In the case of many plants built within the past 25 years, operators have put millions of dollars into those mandatory controls and the local authorities are more reluctant to shut the plants and lose those investments.Still other plants are in states that have challenging regulatory structures or where the political culture is tied to sustaining the coal industry, like Kentucky or West Virginia . Carl Pope, an adviser to Mr Bloomberg, said a key challenge would be weaning the top 10 states that use the largest amounts of electricity — including Texas, Pennsylvania and Florida — from coal and gas.
The number of climate change related incidents have increase four fold between 1980 and 2010.
“If you move those 10 states decisively towards 100 per cent renewable electricity, that actually means that every major public utility in the United States would have to go clean,” he said.
Ensuring that natural gas does not fill the energy void left by coal will be an even trickier proposition. While the leading Democratic candidates agree that fighting climate change should be a priority for the country, none has called for limits on the expansion of natural gas.
Natural gas has been referred to as a “bridge fuel.” The idea is that it should be used to reduce dependence on dirtier energy like coal and heating oil on an interim basis while the costs of renewables like wind and solar fall.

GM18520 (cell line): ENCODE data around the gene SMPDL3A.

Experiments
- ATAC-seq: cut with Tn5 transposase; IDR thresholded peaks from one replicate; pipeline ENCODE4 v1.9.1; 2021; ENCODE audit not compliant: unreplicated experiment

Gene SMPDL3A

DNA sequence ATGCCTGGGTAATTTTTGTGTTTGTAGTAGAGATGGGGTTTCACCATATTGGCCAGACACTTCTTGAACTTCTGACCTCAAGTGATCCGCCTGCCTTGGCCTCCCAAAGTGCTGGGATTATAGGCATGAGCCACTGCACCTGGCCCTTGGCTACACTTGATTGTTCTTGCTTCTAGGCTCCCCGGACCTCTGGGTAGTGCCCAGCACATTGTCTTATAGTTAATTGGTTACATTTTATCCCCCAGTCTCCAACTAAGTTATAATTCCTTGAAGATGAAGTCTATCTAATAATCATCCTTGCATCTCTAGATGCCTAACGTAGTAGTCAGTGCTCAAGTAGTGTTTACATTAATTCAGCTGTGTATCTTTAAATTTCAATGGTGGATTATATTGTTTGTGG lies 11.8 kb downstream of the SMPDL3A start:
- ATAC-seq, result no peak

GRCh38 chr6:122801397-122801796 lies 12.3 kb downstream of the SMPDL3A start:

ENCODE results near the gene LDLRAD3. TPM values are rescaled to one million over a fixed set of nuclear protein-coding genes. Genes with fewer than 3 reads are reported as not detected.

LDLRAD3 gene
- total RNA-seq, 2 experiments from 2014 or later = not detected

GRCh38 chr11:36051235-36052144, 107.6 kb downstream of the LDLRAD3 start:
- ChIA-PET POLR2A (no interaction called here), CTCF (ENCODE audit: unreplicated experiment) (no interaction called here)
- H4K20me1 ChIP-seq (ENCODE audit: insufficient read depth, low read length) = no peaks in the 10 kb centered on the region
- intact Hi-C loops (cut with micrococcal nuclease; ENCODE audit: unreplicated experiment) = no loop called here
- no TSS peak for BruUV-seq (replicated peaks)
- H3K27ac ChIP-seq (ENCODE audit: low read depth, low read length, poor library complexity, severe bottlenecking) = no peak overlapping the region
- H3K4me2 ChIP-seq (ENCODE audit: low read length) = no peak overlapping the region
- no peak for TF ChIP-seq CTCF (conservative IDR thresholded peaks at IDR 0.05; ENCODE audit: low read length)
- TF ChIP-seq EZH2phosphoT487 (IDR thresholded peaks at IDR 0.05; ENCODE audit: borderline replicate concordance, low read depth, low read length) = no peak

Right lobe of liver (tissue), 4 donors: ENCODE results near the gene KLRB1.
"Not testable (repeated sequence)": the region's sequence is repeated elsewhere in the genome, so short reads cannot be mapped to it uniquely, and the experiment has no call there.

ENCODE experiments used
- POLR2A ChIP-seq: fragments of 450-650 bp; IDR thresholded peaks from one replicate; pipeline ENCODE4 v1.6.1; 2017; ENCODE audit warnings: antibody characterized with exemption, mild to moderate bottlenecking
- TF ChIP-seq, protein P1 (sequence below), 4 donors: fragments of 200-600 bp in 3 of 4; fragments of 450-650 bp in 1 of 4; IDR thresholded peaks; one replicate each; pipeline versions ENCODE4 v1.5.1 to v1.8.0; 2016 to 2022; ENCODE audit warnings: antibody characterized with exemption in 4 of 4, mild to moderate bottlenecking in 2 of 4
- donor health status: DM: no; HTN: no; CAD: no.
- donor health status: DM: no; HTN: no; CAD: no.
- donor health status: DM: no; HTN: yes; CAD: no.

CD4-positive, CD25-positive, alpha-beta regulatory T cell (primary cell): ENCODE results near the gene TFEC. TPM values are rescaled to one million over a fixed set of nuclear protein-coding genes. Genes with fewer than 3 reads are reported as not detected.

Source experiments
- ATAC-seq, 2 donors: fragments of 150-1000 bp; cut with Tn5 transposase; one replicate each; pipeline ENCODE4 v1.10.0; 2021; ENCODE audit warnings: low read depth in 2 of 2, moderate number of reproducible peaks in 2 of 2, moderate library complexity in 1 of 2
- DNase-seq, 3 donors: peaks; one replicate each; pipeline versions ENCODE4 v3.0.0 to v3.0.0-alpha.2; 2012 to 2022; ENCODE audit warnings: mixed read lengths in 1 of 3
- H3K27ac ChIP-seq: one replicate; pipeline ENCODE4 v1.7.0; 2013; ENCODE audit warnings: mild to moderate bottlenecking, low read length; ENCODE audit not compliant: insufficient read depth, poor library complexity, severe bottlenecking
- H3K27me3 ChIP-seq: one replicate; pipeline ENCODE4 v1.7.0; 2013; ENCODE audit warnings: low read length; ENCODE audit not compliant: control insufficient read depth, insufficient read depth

Mr Pope said the campaign was prepared for a “major communication challenge” to persuade people that the bridge has been crossed. Karen Harbert, president of the American Gas Association, an industry group, called Mr Bloomberg’s plan a “beyond energy” campaign.
She noted that, overall, US emissions have come down drastically over the past decade thanks in part to natural gas and said that, without it, renewable energy would stagnate.Natural gas is no longer a transitional fuel, Ms Harbert said, but “foundational in our energy landscape.”
According to the US Energy Information Administration, a government agency that tracks energy data, natural gas meets 28 per cent of US energy demand, while about 11 per cent comes from renewable sources. Kevin Book, managing director at ClearView Energy Partners, a research firm, called Mr Bloomberg’s campaign “a tall order.”
Vehicles like cars and truck contribute to 20% of carbon emissions in the United States.
He estimated that replacing the country’s remaining coal capacity with wind and solar power could cost as much as $800bn in hardware and require an additional $150bn to increase energy storage capacity.
“It’s not going to be easy to do what he’s talking about doing,” Mr Book said. Mr Bloomberg has already donated more than $150m to the Sierra Club and other environmental organisations as part of his previous environmental campaign, known as Beyond Coal. He announced in March that he would not run for president in 2020. The New York Times